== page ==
Green explained the highly scientific and rigorous system the group used to identify potential customers and ferry them to the secretive show location.

"If they didn't sound like the fire marshal, we would call them back and tell them to meet us at a certain address a half a block away," he says. "We would get them to follow us down this alley back to the SOMA building and usher them through the loading dock into this elevator. The floor indicators were blacked out so they wouldn't know what floor we were taking them to."

The first HPR and beyond

The Rabbits soon found themselves moving up in the world, relocating out of the small office near the Uptown and into a brand new space, one where they could build a fire marshal-approved theatre. With their new theatre came a new purpose: creating a performance art festival that didn't require subterfuge, spy-like marketing and lights made from juice cans.

Green says the group felt increased responsibility in their new space, working within the community to promote experimental art theatre.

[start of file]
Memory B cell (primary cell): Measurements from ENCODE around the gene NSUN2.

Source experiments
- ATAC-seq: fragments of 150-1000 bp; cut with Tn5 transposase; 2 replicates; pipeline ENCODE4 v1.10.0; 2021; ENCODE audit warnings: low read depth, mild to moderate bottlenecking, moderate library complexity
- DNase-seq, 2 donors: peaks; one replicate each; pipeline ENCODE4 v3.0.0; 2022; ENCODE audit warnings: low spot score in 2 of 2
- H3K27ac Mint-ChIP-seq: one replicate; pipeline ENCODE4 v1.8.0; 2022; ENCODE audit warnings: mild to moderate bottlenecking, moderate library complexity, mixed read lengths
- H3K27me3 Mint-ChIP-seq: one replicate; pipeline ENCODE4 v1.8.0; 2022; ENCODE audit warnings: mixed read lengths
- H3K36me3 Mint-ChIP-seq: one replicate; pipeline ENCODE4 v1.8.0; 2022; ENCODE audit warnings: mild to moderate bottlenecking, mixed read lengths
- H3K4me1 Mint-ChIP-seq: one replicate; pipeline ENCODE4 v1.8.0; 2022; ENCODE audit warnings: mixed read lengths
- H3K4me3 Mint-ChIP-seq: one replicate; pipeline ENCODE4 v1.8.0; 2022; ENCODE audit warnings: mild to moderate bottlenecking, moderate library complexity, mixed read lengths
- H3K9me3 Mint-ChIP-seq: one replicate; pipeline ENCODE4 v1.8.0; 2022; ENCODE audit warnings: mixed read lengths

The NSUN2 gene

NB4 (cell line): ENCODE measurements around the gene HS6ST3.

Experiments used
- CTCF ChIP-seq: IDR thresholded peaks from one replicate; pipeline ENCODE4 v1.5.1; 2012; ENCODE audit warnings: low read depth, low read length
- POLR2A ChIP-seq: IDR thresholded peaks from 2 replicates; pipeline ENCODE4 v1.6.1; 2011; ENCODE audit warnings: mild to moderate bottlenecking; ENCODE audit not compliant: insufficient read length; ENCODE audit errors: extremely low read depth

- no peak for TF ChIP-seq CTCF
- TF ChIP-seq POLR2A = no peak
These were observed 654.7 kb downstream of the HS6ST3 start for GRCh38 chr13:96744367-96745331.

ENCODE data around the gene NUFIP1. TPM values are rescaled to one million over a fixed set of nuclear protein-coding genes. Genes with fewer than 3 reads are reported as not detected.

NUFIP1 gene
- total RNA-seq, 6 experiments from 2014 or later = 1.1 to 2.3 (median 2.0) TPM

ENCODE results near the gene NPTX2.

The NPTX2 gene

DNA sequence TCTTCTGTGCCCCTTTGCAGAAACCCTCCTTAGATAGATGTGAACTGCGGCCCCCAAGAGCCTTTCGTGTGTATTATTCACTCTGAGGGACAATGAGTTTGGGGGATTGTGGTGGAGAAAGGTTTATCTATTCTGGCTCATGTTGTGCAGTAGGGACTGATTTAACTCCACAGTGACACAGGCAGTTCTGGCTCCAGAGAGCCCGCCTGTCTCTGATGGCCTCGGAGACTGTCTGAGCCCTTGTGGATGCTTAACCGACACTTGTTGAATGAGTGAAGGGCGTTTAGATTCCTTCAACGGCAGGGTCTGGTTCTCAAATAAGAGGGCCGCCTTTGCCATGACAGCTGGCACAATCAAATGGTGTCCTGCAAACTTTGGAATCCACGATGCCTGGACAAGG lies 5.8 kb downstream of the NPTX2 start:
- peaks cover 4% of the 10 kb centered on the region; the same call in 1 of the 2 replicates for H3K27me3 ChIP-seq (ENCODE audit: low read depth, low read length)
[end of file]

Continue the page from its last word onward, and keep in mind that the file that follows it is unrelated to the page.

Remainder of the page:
"A few months [after the Elevator festival] we got our first little theatre in the Epcor Centre-- then called the Calgary Centre for Performing Arts. We moved into that space and built a theatre there. After our first year in the centre, we realized that if we were to build and occupy this facility, we had a responsibility to the city. Plus, we had to pay the rent as well."

One Yellow Rabbit chose to pay back Stampede City by putting on a rodeo with a slight twist to the proud Cowtown tradition.

"We thought back to the crazy festival we did on one occasion and thought it could be renamed as the High Performance Rodeo and fly as an annual event," says Green.

While working to establish the festival, they didn't always have the best monetary motivation for artists to get involved with the group, but the Rabbits did have one carrot that they could dangle in front of the artists to motivate them.

"It's fair to say that I didn't always have something to offer artists," says Green. "I didn't have much sway in getting established artists to do things. I would have to fall back on the old Tom Sawyer example, where I'd say, 'Wow, isn't this fun. Wouldn't you like to join us too?' "